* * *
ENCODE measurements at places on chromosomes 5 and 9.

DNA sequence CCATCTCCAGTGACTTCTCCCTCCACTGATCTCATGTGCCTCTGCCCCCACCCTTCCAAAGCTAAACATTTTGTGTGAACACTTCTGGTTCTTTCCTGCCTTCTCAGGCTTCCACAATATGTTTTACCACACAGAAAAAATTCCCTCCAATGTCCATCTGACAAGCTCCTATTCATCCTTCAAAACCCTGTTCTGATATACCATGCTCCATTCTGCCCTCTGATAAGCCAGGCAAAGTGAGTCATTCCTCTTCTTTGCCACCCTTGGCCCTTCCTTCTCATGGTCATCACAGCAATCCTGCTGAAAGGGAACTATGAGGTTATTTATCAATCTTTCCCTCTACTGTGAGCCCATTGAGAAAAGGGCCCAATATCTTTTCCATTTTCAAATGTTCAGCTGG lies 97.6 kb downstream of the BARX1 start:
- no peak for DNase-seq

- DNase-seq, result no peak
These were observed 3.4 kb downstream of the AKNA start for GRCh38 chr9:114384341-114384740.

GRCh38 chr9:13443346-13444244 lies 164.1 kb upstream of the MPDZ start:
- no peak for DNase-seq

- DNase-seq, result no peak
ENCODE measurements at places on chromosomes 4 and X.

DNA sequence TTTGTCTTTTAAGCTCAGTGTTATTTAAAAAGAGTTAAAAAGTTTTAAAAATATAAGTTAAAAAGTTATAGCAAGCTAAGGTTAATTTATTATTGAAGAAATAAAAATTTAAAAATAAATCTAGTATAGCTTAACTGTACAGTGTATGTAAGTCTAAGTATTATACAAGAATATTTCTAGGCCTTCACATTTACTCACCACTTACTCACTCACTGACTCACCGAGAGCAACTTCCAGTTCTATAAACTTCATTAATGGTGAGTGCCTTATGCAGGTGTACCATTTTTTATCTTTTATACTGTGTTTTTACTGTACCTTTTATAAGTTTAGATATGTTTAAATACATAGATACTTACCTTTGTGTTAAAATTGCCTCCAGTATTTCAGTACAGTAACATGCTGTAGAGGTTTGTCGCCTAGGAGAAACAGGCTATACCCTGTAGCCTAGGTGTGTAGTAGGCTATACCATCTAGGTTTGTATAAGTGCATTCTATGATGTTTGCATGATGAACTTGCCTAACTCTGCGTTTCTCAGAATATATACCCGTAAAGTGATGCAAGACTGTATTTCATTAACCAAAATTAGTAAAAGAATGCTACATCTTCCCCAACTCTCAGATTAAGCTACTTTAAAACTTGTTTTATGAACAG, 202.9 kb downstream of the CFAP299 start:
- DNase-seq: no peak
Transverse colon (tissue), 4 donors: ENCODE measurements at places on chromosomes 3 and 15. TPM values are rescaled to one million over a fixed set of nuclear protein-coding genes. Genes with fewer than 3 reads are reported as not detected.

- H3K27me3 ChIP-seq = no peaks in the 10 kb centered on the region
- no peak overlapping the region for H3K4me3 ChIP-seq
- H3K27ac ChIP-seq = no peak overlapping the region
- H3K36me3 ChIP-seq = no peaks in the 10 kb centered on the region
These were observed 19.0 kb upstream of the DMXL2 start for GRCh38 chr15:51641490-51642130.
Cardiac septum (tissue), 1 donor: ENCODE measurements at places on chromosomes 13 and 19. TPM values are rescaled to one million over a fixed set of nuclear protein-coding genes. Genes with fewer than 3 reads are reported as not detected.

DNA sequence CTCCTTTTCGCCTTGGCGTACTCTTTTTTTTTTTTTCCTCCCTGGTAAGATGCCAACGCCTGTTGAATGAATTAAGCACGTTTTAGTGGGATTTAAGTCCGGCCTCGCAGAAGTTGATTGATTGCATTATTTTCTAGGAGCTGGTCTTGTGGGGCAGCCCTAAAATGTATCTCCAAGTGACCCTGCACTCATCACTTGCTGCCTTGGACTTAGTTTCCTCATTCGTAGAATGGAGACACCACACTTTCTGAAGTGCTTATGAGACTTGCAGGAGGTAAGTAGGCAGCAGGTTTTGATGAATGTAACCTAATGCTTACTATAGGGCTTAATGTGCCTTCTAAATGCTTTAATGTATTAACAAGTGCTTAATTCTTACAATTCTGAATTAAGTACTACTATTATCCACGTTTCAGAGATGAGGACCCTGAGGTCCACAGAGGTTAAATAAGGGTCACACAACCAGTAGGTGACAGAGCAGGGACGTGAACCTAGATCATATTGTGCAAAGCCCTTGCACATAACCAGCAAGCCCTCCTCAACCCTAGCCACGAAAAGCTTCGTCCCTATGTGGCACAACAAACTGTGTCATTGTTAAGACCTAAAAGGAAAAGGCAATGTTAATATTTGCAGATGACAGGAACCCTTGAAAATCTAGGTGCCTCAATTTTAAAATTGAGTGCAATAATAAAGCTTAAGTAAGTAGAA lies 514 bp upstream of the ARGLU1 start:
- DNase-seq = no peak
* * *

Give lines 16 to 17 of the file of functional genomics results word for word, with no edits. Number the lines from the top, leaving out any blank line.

- H3K36me3 ChIP-seq = no peaks in the 10 kb centered on the region
These were observed 19.0 kb upstream of the DMXL2 start for GRCh38 chr15:51641490-51642130.